Blair favourite to be first EU president
By George Parker in London and Tony Barber in Dublin
Published: October 3 2009 03:00 | Last updated: October 3 2009 03:00
Gordon Brown spent this week fighting for his political life at the Labour party conference in Brighton. Meanwhile, the man whom he succeeded as Britain's prime minister - Tony Blair - may be about to enjoy a surprise renaissance.
"It's looking good for Tony," said one British cabinet minister. He believes the signals from the rest of Europe are that Mr Blair may be about to become the first president of the EU.
The votes have to be counted in Ireland first, and the Czechs and Poles have yet to ratify, but the EU could start considering who will be its new president at a summit in Brussels at the end of the month.
Mr Brown and Nicolas Sarkozy, French president, have both canvassed support for Mr Blair.
A number of smaller or medium-sized countries, including Sweden, which holds the EU's current rotating presidency, have strong reservations about whether a former leader of a big country should take the role, while some leaders will not forgive Mr Blair for his part in the Iraq war.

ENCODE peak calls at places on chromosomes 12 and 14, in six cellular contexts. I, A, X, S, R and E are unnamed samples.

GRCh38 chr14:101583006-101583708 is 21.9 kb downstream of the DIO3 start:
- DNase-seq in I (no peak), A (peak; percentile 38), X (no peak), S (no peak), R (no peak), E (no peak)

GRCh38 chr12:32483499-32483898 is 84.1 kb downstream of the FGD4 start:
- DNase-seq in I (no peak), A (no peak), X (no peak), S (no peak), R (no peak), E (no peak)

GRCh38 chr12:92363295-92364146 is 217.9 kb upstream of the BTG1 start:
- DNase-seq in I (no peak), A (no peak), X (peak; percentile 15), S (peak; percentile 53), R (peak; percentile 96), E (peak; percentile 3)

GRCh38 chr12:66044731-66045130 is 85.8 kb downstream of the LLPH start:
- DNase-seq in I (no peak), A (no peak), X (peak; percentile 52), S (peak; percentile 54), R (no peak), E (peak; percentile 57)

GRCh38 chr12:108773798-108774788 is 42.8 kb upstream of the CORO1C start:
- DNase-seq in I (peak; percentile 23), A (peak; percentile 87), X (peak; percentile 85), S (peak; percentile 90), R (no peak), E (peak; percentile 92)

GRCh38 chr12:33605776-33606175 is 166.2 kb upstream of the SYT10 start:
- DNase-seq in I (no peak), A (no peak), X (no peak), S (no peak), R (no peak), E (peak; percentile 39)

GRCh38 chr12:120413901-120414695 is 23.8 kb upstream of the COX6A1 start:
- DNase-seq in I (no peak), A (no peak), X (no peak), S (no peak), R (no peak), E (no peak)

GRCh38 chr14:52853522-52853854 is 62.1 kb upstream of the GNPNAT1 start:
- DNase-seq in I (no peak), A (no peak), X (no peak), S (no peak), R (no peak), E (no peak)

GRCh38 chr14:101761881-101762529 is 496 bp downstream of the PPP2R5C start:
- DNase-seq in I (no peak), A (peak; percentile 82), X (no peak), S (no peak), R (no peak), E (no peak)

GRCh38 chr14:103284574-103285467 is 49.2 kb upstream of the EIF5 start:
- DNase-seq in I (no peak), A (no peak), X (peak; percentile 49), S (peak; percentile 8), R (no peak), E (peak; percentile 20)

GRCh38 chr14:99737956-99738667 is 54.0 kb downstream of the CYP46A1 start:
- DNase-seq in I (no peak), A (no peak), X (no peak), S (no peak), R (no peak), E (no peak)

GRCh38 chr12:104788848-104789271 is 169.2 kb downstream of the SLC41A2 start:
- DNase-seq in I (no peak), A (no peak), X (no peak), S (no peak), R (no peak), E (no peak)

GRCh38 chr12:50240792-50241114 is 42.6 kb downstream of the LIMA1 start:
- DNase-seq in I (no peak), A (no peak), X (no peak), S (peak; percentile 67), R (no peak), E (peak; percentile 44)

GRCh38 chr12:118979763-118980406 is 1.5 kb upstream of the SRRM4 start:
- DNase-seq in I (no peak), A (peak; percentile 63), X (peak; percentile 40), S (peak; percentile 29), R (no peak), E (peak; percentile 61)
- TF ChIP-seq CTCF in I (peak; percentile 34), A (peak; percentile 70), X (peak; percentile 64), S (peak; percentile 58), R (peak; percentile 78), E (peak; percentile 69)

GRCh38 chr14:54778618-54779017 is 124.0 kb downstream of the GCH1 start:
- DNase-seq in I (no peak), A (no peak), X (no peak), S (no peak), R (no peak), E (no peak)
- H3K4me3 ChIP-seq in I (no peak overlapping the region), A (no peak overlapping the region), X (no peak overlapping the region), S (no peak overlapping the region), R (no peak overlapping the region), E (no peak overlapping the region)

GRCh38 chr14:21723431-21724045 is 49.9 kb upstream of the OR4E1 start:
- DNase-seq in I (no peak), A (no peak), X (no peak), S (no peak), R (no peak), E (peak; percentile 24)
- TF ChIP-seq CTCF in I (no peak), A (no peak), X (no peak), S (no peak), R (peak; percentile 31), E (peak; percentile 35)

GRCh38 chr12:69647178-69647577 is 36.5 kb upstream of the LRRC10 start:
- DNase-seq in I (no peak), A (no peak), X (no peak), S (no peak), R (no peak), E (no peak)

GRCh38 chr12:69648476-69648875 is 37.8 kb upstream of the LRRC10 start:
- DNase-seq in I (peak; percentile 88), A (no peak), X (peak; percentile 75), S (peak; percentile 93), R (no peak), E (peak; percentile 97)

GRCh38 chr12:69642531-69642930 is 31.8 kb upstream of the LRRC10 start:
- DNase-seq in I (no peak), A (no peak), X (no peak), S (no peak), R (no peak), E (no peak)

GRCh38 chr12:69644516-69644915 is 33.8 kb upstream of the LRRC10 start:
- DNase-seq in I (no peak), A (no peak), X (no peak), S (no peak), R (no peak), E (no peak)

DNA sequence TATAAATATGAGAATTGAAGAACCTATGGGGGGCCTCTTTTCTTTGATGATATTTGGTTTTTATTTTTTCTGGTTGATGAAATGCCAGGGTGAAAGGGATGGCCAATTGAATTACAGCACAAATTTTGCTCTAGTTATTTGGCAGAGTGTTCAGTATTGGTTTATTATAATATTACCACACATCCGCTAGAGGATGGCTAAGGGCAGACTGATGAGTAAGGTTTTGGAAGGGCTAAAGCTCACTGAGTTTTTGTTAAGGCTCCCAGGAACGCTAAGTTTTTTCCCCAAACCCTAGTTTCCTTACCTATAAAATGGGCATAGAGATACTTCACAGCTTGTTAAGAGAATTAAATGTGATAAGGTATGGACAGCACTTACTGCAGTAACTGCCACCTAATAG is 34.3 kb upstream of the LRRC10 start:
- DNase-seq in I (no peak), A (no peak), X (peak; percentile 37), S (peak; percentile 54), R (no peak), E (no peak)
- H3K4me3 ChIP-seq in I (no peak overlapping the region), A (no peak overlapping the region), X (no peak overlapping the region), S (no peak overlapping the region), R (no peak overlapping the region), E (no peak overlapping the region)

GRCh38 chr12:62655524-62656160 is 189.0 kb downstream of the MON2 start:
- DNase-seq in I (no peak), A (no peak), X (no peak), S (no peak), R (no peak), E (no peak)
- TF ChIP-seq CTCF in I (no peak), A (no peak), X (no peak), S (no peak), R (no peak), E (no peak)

But the biggest potential block could be Angela Merkel, German chancellor, who has previously indicated that she could not countenance Mr Blair as EU president.
Her position - and that of other leaders - may not become clear until nearer the EU summit on October 29-30. Front-runners in such contests seldom win and compromise candidates can emerge at the last minute.
Also a consideration is that another new role - EU foreign minister - is being earmarked by some national capitals for a centre-left politician, suggesting the president should come from the centre-right. Questions would arise over where exactly Mr Blair sits on the political spectrum.
Mr Blair, who has made millions of pounds from public speaking and consultancy work since 2007, is said to be ready for a return to the political frontline.
The creation of the role of president of the EU council - chairing summits and representing the will of the 27 member states - is something he has championed since 2002. Indeed it was one of his few common points of agreement with Jacques Chirac, former French president.
The idea of "President Blair" arriving in Downing Street to greet Mr Brown is certainly an intriguing one.